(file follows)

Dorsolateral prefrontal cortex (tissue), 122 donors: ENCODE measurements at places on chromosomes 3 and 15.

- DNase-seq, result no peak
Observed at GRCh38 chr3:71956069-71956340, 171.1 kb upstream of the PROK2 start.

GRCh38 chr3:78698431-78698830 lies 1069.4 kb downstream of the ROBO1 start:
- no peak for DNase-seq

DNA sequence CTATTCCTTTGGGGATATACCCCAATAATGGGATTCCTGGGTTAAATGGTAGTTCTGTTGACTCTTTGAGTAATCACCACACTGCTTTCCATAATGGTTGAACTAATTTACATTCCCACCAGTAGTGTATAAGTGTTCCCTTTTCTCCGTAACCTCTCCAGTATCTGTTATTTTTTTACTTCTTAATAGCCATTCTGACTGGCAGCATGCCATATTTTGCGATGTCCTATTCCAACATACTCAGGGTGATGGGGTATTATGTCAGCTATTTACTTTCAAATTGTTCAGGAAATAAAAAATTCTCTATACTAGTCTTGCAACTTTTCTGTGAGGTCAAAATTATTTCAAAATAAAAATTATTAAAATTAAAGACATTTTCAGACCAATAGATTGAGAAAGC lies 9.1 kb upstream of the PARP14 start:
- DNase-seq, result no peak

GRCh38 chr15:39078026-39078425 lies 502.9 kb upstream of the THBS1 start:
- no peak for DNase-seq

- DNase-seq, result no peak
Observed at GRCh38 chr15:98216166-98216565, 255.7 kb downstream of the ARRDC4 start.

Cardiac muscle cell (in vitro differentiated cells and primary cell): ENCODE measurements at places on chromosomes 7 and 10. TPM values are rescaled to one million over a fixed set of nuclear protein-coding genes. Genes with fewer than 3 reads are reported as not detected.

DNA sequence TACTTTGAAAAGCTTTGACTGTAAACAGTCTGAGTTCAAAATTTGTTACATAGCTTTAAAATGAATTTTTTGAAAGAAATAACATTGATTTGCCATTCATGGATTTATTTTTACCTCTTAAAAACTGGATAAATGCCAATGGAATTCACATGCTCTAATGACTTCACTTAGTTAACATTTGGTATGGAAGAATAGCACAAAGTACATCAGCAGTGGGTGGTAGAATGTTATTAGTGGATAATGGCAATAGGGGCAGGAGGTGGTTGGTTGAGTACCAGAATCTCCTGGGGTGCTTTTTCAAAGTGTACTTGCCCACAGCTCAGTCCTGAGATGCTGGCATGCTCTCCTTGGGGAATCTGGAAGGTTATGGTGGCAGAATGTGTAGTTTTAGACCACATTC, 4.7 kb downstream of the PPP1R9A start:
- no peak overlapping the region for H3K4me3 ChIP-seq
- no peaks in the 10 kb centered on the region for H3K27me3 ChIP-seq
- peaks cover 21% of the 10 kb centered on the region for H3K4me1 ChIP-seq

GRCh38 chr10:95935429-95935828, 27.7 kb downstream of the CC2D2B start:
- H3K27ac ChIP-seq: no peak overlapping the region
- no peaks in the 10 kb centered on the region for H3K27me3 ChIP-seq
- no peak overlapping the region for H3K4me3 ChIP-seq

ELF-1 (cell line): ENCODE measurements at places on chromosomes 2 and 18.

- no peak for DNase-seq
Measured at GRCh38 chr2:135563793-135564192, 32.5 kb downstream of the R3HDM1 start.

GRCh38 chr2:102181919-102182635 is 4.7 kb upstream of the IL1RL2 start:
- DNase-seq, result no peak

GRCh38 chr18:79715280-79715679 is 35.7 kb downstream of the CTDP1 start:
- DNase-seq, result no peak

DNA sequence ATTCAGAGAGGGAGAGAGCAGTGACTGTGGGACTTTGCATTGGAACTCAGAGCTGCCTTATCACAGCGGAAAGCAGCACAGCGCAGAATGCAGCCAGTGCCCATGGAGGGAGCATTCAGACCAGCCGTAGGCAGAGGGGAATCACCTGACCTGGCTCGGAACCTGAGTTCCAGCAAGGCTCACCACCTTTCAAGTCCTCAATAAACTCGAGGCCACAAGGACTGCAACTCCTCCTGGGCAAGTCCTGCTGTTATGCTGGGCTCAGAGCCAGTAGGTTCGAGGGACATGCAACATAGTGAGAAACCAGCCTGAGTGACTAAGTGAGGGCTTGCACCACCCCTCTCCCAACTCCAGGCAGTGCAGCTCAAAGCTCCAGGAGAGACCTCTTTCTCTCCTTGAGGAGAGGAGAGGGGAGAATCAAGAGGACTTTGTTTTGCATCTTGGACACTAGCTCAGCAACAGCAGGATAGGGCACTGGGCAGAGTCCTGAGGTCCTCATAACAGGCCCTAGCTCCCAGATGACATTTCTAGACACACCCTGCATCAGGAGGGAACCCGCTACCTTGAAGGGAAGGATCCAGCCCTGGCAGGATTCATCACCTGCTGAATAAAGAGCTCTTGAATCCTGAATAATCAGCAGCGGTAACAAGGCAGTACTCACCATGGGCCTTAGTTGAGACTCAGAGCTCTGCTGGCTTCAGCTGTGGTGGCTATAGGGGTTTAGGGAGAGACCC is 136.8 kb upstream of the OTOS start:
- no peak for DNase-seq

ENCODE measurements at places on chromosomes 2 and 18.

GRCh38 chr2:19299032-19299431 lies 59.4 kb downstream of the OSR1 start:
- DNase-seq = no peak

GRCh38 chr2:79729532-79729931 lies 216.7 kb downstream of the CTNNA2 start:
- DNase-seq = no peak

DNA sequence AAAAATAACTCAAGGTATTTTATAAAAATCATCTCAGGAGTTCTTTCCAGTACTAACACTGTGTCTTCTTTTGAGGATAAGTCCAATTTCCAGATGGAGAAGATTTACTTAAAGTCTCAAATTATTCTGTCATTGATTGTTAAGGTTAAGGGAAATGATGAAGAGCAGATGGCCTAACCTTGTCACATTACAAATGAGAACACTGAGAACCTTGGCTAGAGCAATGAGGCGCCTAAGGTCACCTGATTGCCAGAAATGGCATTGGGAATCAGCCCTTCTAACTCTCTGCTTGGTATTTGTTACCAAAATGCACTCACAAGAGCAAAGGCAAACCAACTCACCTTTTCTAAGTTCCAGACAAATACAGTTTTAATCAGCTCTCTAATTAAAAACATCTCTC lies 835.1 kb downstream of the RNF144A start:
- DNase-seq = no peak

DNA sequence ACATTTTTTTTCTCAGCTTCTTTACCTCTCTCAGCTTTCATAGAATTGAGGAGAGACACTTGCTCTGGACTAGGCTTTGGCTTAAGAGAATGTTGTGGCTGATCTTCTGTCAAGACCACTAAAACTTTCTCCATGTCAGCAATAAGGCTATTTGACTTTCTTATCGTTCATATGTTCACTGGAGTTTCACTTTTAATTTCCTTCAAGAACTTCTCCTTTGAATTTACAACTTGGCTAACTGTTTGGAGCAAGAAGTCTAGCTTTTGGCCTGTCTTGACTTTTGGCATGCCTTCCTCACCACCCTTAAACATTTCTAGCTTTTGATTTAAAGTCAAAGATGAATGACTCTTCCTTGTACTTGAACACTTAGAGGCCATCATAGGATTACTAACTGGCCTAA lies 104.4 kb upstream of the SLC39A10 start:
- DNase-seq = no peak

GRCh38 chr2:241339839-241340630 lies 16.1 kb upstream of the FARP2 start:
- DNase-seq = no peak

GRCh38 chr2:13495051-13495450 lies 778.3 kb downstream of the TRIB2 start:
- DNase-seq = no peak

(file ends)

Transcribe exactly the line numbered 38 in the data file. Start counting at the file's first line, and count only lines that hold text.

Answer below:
- DNase-seq = no peak